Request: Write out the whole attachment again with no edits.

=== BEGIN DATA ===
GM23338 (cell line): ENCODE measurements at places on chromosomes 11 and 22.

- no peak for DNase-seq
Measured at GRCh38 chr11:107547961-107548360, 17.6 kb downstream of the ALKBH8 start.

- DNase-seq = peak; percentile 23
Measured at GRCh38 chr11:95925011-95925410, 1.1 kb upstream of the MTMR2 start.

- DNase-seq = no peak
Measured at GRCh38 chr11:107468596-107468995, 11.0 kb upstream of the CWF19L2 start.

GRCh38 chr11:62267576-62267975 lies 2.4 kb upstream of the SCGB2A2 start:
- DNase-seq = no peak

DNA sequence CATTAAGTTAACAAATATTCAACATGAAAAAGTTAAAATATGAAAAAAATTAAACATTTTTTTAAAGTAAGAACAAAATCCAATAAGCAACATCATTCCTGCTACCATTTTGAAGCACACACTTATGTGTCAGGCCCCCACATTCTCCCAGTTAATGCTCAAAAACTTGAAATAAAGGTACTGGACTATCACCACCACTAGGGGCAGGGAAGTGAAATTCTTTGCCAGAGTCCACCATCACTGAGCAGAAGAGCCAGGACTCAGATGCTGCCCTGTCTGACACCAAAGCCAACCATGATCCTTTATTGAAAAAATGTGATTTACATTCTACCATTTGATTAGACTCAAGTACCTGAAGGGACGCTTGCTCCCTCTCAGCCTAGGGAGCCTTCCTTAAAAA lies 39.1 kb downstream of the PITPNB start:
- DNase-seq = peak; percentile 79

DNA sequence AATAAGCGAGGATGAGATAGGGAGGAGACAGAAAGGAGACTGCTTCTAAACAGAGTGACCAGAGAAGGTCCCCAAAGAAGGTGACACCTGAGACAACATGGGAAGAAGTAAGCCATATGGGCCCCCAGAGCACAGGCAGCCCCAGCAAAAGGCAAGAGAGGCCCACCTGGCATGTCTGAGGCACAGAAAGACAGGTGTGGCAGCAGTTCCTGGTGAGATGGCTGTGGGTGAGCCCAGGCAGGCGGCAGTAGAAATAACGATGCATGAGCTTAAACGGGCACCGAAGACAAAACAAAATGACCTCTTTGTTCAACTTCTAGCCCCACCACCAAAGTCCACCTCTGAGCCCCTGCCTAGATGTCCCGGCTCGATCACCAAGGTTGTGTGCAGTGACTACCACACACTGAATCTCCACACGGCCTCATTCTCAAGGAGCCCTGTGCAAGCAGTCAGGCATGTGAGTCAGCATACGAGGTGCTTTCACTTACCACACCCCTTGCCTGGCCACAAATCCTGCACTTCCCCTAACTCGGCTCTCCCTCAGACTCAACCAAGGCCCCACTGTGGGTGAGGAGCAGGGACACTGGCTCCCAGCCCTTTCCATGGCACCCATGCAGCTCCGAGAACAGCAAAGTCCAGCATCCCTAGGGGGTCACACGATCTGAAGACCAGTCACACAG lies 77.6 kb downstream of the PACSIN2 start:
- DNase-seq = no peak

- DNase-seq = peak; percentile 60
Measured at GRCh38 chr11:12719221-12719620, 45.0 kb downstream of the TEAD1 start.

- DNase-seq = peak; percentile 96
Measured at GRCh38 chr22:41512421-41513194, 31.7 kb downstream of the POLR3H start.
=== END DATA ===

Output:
GM23338 (cell line): ENCODE measurements at places on chromosomes 11 and 22.

- no peak for DNase-seq
Measured at GRCh38 chr11:107547961-107548360, 17.6 kb downstream of the ALKBH8 start.

- DNase-seq = peak; percentile 23
Measured at GRCh38 chr11:95925011-95925410, 1.1 kb upstream of the MTMR2 start.

- DNase-seq = no peak
Measured at GRCh38 chr11:107468596-107468995, 11.0 kb upstream of the CWF19L2 start.

GRCh38 chr11:62267576-62267975 lies 2.4 kb upstream of the SCGB2A2 start:
- DNase-seq = no peak

DNA sequence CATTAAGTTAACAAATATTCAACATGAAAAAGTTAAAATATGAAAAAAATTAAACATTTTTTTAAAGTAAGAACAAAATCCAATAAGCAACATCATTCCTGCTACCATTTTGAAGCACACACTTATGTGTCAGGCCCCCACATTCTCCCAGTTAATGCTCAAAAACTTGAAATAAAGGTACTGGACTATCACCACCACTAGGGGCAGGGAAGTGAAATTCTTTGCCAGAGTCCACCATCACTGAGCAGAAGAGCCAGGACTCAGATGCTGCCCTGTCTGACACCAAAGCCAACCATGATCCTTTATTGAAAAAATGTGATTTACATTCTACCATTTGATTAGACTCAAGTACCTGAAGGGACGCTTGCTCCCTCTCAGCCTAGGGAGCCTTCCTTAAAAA lies 39.1 kb downstream of the PITPNB start:
- DNase-seq = peak; percentile 79

DNA sequence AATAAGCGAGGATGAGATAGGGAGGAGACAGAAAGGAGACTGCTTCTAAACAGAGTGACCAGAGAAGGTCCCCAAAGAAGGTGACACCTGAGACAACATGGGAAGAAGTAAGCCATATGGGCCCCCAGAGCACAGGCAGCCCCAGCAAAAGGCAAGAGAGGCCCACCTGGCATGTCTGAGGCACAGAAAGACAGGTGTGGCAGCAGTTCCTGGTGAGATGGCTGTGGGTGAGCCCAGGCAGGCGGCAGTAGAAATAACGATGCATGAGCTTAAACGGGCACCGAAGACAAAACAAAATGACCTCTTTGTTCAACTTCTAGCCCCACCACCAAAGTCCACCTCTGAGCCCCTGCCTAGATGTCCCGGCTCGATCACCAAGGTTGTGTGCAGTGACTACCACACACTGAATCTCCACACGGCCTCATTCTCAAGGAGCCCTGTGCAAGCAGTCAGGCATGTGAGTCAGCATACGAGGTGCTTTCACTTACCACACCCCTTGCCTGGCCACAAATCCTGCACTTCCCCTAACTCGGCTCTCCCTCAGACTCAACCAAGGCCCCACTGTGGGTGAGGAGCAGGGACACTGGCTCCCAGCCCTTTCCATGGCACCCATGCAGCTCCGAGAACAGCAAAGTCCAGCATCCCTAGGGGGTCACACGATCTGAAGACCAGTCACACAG lies 77.6 kb downstream of the PACSIN2 start:
- DNase-seq = no peak

- DNase-seq = peak; percentile 60
Measured at GRCh38 chr11:12719221-12719620, 45.0 kb downstream of the TEAD1 start.

- DNase-seq = peak; percentile 96
Measured at GRCh38 chr22:41512421-41513194, 31.7 kb downstream of the POLR3H start.